In 1986, The New York Times announced it would begin using the honorific “Ms.”
“Until now,” the Times explained in an editor’s note, “’Ms.’ had not been used because of the belief that it had not passed sufficiently into the language to be accepted as common usage. The Times now believes that ‘Ms.’ has become a part of the language and is changing its policy.”
I thought of this decision when a controversy erupted in France this fall over the use of a new word, “iel,” a non-gender-specific pronoun that combines “il” and “elle,” the French words for “he” and “she.”
The dictionary Le Petit Robert accepted the word after noting “an increasing usage (in) a large body of texts drawn from various sources.” The book’s director, Charles Bimbenet, added: “Defining the words at use in the world helps us to better understand it.”
The French linguistic elite went nuts, since understanding the world is apparently not part of their mission. “Inclusive writing is not the future of the French language,” thundered education minister Jean-Michel Blanquer.
Lawmaker Francois Jolivet accused Le Robert of promoting “an obvious ideological intrusion that undermines our common language and its influence,” and called the authors “militants of a cause that has nothing to do with France: #wokisme.”
True, “wokisme” can impose a stultifying conformity on intellectual vitality. But Le Robert is defending the exact opposite of that. It’s the French elites who are demanding allegiance to an “obvious ideological” rigidity.
As Bimbenet states, language is a tool to help us better understand the world. That’s why language has to keep changing and evolving. That’s what happened with the growing use, and acceptance, of the term “Ms.” The feminist revolution demanded that women no longer be defined by their marital status or their relationship to men, and “Ms.” emerged as a term that met that demand.
It took a while. As Ben Zimmer wrote in a 2009 Times piece, “In the Nov. 10, 1901, edition of The Sunday Republican of Springfield, Mass., tucked away in an item at the bottom of Page 4, an unnamed writer put forth a modest proposal. ‘There is a void in the English language which, with some diffidence, we undertake to fill,’ the writer began.” That void was the absence of a term “which does homage to the sex (of a woman) without expressing any views as to their domestic situation.” The writer presciently suggested the use of “Ms.,” even offering a pronunciation: “Mizz.”
It took another 71 years for “Ms.” to become the name of a new feminist magazine, and 14 years after that for the Times to accept the term. On the 31st anniversary of that milestone, Meliss Arteaga wrote in Ms.: “It made sense to us from the start: ‘Ms.’ is how you address a woman as a whole person ... We were not defined in relation to men. We simply were.”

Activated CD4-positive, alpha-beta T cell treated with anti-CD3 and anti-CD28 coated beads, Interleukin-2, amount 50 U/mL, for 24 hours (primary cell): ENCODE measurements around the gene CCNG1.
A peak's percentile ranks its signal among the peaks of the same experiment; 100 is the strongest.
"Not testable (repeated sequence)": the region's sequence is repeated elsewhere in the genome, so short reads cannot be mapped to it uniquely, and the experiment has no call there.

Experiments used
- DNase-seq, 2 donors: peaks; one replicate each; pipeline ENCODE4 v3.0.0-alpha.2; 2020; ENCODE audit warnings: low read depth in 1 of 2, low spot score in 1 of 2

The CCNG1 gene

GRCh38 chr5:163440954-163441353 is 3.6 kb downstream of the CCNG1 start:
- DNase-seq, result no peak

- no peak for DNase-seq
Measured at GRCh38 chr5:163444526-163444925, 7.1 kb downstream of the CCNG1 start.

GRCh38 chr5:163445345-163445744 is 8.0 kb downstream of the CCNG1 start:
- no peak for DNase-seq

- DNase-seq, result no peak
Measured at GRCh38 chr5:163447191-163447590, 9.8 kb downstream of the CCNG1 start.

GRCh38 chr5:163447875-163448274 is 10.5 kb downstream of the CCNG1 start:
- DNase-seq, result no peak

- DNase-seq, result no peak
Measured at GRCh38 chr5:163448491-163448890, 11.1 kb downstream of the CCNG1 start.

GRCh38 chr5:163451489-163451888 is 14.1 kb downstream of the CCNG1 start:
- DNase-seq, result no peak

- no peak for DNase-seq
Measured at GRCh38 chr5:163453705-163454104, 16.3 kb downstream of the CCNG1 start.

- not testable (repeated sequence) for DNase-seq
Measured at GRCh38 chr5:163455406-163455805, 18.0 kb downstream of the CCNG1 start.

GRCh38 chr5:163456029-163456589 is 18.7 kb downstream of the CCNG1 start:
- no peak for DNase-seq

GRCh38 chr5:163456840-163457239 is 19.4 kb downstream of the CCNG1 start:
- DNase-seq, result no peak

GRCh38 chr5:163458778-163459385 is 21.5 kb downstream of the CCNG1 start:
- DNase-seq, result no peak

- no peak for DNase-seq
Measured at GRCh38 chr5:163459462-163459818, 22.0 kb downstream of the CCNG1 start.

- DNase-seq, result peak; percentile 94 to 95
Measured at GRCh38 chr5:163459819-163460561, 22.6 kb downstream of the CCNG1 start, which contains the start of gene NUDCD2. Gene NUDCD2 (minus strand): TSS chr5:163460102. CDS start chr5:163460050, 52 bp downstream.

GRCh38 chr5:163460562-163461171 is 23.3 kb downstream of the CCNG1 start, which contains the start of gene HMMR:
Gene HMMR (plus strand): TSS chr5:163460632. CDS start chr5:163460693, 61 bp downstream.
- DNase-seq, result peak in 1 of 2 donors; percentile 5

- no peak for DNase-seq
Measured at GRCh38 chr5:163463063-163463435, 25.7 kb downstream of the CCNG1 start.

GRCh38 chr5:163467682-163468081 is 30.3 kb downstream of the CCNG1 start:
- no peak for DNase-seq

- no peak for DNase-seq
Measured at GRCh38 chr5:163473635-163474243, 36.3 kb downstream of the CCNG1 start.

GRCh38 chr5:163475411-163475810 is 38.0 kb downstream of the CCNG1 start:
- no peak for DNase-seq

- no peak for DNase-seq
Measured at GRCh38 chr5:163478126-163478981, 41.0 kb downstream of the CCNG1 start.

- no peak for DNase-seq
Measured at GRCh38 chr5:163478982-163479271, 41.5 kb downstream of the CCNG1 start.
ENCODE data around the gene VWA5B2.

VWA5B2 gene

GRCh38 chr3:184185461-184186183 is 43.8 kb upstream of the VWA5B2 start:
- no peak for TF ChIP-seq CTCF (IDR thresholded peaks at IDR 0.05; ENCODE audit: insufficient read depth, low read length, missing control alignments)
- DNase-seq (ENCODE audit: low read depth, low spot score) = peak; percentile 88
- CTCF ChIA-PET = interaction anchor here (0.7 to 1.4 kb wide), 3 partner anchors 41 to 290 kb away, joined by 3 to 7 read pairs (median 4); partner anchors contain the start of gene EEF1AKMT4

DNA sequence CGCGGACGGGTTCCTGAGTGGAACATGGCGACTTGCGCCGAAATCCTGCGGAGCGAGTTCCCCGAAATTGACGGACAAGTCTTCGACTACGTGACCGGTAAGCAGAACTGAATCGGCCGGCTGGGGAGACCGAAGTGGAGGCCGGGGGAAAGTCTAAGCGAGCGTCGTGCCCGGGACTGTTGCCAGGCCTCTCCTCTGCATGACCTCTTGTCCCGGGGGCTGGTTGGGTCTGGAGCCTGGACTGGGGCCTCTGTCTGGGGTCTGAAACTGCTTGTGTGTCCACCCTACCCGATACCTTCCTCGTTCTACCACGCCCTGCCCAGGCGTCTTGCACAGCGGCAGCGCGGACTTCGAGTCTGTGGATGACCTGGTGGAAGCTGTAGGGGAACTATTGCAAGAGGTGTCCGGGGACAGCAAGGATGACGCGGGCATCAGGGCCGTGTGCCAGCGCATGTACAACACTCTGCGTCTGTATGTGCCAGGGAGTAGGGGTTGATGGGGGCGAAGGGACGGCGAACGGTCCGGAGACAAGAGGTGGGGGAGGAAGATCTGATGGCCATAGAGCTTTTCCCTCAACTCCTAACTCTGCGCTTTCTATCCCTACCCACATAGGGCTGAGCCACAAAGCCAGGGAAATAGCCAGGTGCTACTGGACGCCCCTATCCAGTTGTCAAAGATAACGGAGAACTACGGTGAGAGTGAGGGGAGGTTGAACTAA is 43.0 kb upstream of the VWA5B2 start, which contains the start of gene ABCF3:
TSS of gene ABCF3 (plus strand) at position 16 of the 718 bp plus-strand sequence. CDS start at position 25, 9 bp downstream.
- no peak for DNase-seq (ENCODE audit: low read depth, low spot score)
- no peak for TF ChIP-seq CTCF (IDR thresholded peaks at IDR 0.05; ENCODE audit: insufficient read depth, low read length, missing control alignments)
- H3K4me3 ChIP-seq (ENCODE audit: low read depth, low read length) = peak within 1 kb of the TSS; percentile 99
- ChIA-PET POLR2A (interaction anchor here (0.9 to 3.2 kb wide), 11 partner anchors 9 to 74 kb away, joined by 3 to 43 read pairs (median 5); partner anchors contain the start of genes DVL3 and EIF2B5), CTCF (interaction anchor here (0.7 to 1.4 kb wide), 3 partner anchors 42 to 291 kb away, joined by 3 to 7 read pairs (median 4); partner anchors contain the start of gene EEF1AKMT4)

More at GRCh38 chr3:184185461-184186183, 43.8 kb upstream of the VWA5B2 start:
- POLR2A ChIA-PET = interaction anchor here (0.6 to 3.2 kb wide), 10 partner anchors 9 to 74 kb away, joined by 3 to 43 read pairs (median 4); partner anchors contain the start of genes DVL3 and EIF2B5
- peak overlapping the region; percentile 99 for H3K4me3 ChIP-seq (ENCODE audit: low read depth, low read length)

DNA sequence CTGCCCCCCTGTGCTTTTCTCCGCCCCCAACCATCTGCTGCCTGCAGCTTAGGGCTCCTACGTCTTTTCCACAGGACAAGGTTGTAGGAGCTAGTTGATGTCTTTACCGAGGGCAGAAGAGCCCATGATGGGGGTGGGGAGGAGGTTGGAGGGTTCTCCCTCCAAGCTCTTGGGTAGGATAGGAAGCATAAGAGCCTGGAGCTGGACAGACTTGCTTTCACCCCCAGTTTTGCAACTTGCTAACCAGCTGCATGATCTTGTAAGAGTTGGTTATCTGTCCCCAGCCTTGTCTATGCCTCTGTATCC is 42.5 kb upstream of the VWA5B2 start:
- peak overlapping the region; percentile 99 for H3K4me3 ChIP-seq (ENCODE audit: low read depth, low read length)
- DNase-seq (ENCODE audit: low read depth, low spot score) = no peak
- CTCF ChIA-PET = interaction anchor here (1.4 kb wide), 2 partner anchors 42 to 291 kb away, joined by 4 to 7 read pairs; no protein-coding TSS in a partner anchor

That brings us back to the current controversy: how to fill another linguistic “void” — the absence of a pronoun that accurately describes a person who embraces a nonbinary gender identity. The French are trying one option, a made-up word, and as linguist Dennis Baron notes, English speakers have been experimenting with similar neologisms since the 14th century.
Peter Rosen reports for the KSL-TV website that over the years, “the suggestions included ‘ip,’ ‘se,’ ‘um’ and ‘le.’ There was ‘hizzer’ (a combination of ‘his’ and ‘her’), ‘heesh’ (‘he/she’) and ‘himmer’ (‘him/her’).”
None stuck. Now there is a push to employ “they” to fill the void. The Merriam-Webster dictionary recognized the attempt two years ago: “’They’ is taking on a new use ... as a pronoun of choice for someone who doesn’t identify as either male or female.”
Here’s the obvious problem: “They” is often an exceedingly awkward and uncomfortable solution. We have all been trained to think of it as a plural, not a singular, pronoun. “It may feel a little weird,” Merriam-Webster admits. “Or you may think it’s unnecessary. You may be confused by all the new terminology.”
Rosen quotes Lori Miller, the mother of a nonbinary child, who struggles like many of us: “My brain just goes, ‘That’s wrong. That’s wrong. That’s wrong.’”
So the search continues. Perhaps English speakers will eventually come up with a new word like the French “iel.” Perhaps “they” will gain wider acceptance as folks rewire their brains. But one thing is clear: When a linguistic void appears, words will eventually evolve to fill it — no matter what the French education minister says.
Steven Roberts teaches politics and journalism at George Washington University.